The interactive map above highlights past biorefinery projects that BETO has funded at pilot, demonstration, and pioneer scales. BETO’s Systems Development and Integration program will continue to manage these existing projects to completion.
A crucial step in developing the U.S. bioindustry is to establish first-of-a-kind integrated biorefineries that are capable of efficiently converting a broad range of biomass feedstocks into commercially viable biofuels, biopower, and other bioproducts. Similar to conventional refineries, integrated biorefineries produce a range of products to optimize the use of feedstocks and production economics. Iowa-based POET-DSM was a past recipient of DOE funding for its pioneer-scale IBR, which celebrated its grand opening in 2014. POET-DSM’s Project LIBERTY is located in Emmetsburg, Iowa, and once operational at full commercial scale, the facility will produce 25 million gallons of cellulosic ethanol per year.
Co-products can include chemicals (or other materials), animal feed, and heat and power. The renewable feedstocks utilized in integrated biorefineries include the following:
- Energy crops, such as switchgrass, miscanthus, willow, and poplar
- Agricultural, forest, and industrial residues, such as bagasse, stover, straws, forest thinnings, sawdust, and paper mill waste
- Algae and other microorganisms
DOE recognizes that biofuels can play a critical role in the aviation industry. The commercial aviation industry and the military both have goals to increase domestic renewable jet fuel supply. To reach these targets, BETO works with related agencies, national laboratories, industry stakeholders, and airline partners to develop research opportunities for renewable aviation fuels. BETO, specifically, advances alternative jet biofuels through R&D in feedstocks and fuel conversion.
Aviation Fuels Partnerships
BETO routinely collaborates on strategic activities meant to advance renewable jet fuels and develop the aviation market. This includes the following:
- The Defense Production Act Title III Advanced Drop-In Biofuels Production Program, in partnership with the U.S. Navy and the U.S. Department of Agriculture (USDA)
- Farm to Fly 2.0, a partnership with USDA, the U.S. Department of Transportation’s Federal Aviation Administration, and major aviation industry partners, including the Commercial Aviation Alternative Fuels Initiative.
Under the Defense Production Act, DOE is co-funding the construction of two integrated biorefineries that will have the capacity to produce hydrocarbon fuels that meet military specifications for JP-5 (jet fuel used primarily by the U.S. Navy), JP-8 (jet fuel used primarily by the U.S. Air Force), or F-76 (diesel). Over the past two years, BETO has contributed $90 million to this effort. The current commitment from this interagency collaboration is $140 million among the two biorefineries: Fulcrum Bioenergy, and Red Rock Biofuels. The two projects recently reached financial close and will move to the second phase, construction of the biorefinery facilities.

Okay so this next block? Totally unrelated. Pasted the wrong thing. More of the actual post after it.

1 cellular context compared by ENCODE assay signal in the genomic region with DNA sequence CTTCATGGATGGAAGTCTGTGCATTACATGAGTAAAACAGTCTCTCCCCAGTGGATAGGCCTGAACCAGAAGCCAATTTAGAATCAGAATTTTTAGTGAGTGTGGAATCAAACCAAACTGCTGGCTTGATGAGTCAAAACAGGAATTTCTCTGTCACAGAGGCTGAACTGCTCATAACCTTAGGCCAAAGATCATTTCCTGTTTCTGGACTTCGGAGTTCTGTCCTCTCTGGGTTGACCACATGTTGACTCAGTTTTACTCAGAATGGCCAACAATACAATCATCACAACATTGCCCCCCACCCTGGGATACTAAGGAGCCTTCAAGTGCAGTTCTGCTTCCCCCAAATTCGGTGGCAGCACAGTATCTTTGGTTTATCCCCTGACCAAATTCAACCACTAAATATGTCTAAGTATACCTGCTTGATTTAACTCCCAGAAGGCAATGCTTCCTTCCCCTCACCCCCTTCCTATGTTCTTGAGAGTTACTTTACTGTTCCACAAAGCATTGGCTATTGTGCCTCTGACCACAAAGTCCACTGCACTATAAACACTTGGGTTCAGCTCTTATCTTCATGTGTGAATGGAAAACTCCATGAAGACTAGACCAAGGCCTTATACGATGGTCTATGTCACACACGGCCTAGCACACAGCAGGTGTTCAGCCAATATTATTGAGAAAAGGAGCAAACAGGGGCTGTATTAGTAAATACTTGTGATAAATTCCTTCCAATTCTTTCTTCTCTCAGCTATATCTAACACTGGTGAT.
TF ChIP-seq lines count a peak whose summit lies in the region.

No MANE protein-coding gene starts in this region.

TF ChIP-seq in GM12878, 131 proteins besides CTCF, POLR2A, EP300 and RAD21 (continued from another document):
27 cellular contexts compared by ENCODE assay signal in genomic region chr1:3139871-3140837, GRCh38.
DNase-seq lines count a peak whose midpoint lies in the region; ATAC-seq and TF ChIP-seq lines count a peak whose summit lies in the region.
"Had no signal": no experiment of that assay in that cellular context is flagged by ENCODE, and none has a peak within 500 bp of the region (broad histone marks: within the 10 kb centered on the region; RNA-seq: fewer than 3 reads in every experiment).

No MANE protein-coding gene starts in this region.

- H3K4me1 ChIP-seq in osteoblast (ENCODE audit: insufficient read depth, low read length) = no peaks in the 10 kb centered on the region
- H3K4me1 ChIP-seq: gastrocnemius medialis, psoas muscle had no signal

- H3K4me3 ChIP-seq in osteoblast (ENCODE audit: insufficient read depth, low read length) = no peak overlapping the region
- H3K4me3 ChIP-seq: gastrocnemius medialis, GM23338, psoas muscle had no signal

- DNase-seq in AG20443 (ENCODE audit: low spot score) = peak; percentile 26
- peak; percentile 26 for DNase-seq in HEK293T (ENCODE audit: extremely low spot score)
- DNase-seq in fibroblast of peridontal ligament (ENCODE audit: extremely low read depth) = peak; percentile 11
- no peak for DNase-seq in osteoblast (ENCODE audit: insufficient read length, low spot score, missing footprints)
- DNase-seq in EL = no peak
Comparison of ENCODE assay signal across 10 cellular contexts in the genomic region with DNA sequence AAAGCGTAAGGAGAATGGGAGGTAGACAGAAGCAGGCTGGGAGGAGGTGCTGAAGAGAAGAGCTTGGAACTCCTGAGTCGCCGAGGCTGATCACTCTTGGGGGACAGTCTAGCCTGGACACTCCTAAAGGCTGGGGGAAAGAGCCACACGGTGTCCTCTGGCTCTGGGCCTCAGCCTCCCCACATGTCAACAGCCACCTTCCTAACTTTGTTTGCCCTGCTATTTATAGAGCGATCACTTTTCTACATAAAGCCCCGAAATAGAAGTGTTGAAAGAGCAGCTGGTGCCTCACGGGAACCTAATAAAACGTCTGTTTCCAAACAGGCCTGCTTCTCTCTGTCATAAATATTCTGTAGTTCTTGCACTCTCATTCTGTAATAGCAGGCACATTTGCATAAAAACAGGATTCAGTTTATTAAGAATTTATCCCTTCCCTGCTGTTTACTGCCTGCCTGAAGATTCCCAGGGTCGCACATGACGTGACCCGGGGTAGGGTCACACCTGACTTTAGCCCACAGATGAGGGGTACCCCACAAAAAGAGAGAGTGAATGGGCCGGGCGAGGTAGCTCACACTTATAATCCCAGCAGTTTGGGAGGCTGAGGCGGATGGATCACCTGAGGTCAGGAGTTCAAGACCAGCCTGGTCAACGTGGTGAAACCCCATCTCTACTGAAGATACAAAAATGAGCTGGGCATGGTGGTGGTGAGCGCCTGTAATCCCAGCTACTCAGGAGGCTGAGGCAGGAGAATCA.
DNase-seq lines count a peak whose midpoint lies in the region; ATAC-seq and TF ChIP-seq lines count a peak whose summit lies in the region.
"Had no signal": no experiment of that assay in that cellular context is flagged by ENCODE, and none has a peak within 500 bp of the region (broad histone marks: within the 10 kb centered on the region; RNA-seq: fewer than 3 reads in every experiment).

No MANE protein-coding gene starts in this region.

BETO has also helped fund a collaboration between Pacific Northwest National Laboratory and LanzaTech to advance a technology that converts ethanol from gas fermentation to drop-in jet fuel through established thermochemical conversion pathways. In September 2016, they announced a significant milestone—production of 1,500 gallons of renewable jet fuel from industrial waste gases. On October 2, 2018, this team accomplished the world’s first commercial flight using their ground-breaking sustainable aviation fuel made from recycled waste carbon gases, produced at a LanzaTech facility in Georgia. The flight from Orlando, Florida to London, England was a key milestone on the trajectory to renewable jet fuel.
In September 2016, BETO hosted the Alternative Aviation Fuel Workshop to advance the understanding of current opportunities to increase the competitiveness of renewable jet fuels. DOE also supported the Jet Fuels & Engine Co-Optimization Workshop held Sept. 21-22, 2017 in Cleveland, Ohio. The workshop was motivated by DOE’s interest in gathering insights and perspectives from a broad community regarding U.S. energy production and use. The National Aeronautics and Space Administration along with the Department of Defense helped facilitate this process. The JET workshop focused on four topic areas:
- High Performance Fuel (HPF) Options
- Engine and Combustor Options
- Aircraft On-Board HPF Considerations
- HPF Development to Deployment Considerations
To view related meetings and workshops, visit the Meetings and Workshops web page.
Through these partnerships and activities, BETO is helping to make sustainable, cost-competitive biofuel a reality for the aviation industry.